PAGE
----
Our “Featured Project” for 2015 is so awesome!
We designed this project to fulfill not only the customer’s wish list, but also fulfill the permitting requirements. The permitting required that we maintain the project at a certain distance from the house, not exceed too many square feet, and it needed a “rain garden”. We were also allowed a walkway to the lake. Everything these homeowners wanted was able to be achieved!
We started off with a plan. The plan was revised several times to have the layout “just right”. It was really convenient to communicate with these customers by sending PDF’s of our plan, have them review it, and so on. After the plan was finalized and approved of according to permitting, we were good to go. But first of all, we’ll describe how we started with the planning process.
Ok, for the wish list:
  • Patio area with good flow for foot traffic. SOLUTION: Patio is designed to the maximum allowed. Foot traffic easily flows from the door ways and to the walk as well as to the hot tub, the lawn to the front and the garage doors at the far end. In other words, traffic had to flow in many directions, but ample area is maintained for entertaining. The patio surface itself is Belgard ‘Arbel’ pavers which resemble the look of natural bluestone.
  • Fire pit, Stone sitting walls, Stone pillars. SOLUTION: All of these features are to be constructed out of “Penn-Thin” fieldstone which is finished on both sides and mortared on the inside with a dry-laid finished appearance. Then, in addition, all of these features (fire pit, walls, and pillars) are to be capped in natural bluestone. The bluestone was custom cut and maintained an overhang. The walls and pillars delineated the outer edge of the patio and designated clear foot traffic flow. The fire pit is located so that chairs will face the lake, and overflow seating will be on the sitting wall.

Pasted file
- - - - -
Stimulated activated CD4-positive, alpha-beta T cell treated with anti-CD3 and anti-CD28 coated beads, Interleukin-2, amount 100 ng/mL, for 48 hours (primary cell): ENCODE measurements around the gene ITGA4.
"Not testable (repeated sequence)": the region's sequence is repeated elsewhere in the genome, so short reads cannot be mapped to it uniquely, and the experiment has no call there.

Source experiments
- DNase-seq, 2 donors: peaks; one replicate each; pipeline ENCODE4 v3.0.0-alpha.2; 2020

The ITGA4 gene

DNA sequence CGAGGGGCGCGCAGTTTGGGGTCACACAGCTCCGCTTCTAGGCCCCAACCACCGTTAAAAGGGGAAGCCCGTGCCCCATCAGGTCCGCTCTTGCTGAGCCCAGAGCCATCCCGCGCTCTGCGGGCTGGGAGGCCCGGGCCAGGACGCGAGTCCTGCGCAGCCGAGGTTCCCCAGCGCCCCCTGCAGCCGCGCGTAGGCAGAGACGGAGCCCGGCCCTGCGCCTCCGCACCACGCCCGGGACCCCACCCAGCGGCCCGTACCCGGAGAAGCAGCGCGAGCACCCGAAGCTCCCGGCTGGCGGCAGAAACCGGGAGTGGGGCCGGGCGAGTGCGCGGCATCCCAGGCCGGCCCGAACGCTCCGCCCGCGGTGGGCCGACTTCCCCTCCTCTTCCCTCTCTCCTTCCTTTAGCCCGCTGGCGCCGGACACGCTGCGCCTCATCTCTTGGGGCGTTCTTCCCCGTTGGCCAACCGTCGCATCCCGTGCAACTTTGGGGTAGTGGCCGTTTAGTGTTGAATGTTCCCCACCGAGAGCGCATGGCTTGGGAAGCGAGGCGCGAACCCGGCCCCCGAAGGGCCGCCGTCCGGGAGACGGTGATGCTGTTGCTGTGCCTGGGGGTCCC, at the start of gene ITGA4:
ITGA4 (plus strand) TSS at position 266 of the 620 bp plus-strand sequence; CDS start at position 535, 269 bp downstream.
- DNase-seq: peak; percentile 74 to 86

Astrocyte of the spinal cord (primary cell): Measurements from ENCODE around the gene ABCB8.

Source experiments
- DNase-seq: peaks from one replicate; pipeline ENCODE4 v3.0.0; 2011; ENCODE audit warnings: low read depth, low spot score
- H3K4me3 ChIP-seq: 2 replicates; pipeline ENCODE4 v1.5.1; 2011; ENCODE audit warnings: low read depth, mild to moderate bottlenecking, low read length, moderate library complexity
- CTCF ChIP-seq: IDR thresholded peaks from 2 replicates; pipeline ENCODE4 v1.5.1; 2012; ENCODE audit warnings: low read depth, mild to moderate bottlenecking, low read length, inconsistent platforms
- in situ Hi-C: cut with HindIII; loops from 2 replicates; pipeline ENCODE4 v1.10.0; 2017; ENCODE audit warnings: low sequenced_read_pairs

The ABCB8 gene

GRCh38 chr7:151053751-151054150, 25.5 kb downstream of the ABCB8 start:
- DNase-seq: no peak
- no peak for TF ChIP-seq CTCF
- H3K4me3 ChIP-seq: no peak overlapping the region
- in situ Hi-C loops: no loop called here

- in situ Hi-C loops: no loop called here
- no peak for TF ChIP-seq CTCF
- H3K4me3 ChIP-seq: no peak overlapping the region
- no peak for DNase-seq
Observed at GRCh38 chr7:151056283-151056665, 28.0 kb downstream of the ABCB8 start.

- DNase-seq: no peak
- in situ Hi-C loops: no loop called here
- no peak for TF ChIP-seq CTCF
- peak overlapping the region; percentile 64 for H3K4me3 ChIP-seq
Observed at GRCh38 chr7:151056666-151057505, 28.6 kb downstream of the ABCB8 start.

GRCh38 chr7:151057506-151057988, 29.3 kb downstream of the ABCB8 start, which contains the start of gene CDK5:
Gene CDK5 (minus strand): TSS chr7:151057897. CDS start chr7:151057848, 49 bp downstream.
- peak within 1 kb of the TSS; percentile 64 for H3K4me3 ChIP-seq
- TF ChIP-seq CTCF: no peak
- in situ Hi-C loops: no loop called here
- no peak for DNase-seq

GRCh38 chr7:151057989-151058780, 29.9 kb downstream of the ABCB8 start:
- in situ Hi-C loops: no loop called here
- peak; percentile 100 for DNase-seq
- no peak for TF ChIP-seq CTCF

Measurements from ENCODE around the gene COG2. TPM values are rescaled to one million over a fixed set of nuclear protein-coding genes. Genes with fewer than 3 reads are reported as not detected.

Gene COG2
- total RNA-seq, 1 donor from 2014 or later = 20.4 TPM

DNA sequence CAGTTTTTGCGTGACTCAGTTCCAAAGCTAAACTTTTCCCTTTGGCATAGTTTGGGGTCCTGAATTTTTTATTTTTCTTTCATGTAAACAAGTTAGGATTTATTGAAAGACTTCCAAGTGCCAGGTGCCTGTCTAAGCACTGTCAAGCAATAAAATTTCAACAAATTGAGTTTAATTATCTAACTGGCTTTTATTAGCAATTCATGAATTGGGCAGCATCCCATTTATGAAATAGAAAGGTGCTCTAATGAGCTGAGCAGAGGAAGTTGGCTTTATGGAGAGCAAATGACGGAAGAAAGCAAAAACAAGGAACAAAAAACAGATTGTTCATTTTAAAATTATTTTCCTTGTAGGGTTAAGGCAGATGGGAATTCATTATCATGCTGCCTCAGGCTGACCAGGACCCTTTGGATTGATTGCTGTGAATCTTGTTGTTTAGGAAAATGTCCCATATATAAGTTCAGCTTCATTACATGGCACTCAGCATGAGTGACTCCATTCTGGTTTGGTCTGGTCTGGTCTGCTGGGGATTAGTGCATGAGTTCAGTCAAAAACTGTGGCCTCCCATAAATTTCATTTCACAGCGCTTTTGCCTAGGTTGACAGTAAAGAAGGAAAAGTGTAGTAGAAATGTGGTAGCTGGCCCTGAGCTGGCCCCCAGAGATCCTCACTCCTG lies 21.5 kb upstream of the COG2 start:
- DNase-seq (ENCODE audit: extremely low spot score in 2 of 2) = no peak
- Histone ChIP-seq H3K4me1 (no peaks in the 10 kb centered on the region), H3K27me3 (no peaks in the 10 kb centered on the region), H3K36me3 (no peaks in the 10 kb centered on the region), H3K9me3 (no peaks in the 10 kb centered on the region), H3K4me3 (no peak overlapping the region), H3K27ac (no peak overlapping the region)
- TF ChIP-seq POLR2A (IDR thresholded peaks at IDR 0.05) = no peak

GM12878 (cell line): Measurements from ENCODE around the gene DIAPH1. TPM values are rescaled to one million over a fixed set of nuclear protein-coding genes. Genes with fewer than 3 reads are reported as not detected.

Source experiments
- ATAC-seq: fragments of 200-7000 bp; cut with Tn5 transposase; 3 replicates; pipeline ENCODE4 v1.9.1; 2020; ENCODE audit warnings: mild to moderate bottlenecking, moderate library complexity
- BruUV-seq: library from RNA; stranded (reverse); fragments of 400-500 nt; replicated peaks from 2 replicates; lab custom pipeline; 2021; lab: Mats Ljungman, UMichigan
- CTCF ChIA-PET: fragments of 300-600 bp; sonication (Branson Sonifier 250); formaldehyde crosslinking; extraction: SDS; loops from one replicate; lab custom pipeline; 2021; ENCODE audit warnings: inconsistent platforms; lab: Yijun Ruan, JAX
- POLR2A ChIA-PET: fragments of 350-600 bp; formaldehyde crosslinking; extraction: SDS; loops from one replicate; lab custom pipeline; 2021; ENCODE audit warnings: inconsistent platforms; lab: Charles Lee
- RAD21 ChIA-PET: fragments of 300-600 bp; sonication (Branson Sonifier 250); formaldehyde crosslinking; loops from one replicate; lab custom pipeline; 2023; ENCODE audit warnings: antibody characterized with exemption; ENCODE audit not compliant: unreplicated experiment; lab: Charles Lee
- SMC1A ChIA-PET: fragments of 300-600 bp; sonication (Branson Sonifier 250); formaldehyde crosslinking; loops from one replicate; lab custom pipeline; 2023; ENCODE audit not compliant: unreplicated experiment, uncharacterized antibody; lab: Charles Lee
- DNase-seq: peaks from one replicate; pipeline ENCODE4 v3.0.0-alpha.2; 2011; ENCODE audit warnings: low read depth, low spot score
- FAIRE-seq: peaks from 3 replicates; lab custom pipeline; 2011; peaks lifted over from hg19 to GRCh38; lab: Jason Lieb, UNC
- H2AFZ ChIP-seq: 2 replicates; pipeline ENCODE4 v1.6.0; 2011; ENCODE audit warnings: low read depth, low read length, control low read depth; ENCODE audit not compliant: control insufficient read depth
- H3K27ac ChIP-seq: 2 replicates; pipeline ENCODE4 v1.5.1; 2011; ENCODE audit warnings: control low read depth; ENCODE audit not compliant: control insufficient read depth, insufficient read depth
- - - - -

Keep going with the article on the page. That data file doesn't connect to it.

• Hot tub to be moved into its new location. SOLUTION: This required moving the hot tub out of the way, then pouring a new concrete pad for it, and then placing the hot tub in its new position and hooking it up. The hot tub has its own “room”. It is outside of the walls that surround the fire pit area.
  • Night Lighting was requested. SOLUTION: At first, we were thinking of doing lights on top of each pillar. The electrician made a great suggestion of doing a ribbon type light under the caps of the walls and pillars. That worked out great! We also did some ‘onion’ style lights which are similar looking to other lights on the property.

Of course, there were other considerations as well. Here’s a breakdown of them:
There are some utilities in the corner which we decided to disguise from view by having a fence installed here – complete with a gate. The style of fence chosen matched other styles on the property.
  • Irrigation had to be modified to fit the new layout.
  • The lighting and irrigation required that we lay a bury a lot of conduit under the patio.
  • New sod was laid down due to the old sod being damaged during construction.
The permitting required that we create a “Rain Garden”. For those of you who are wondering what a ‘rain garden’ is… It is a garden that is made in a ‘bowl and berm’ type shape designed to catch surface rain water runoff. Typically, these have water-loving plants in them. These gardens are required as part of a way to protect the lake from runoff water.
We also installed some plantings around the new hardscaping. We didn’t do a whole lot of plantings. Just enough to soften the edges. We also used the same type of red broken flagstone in the beds that they already were using in all other parts of the property in order to maintain a consistent look to all of their landscaping.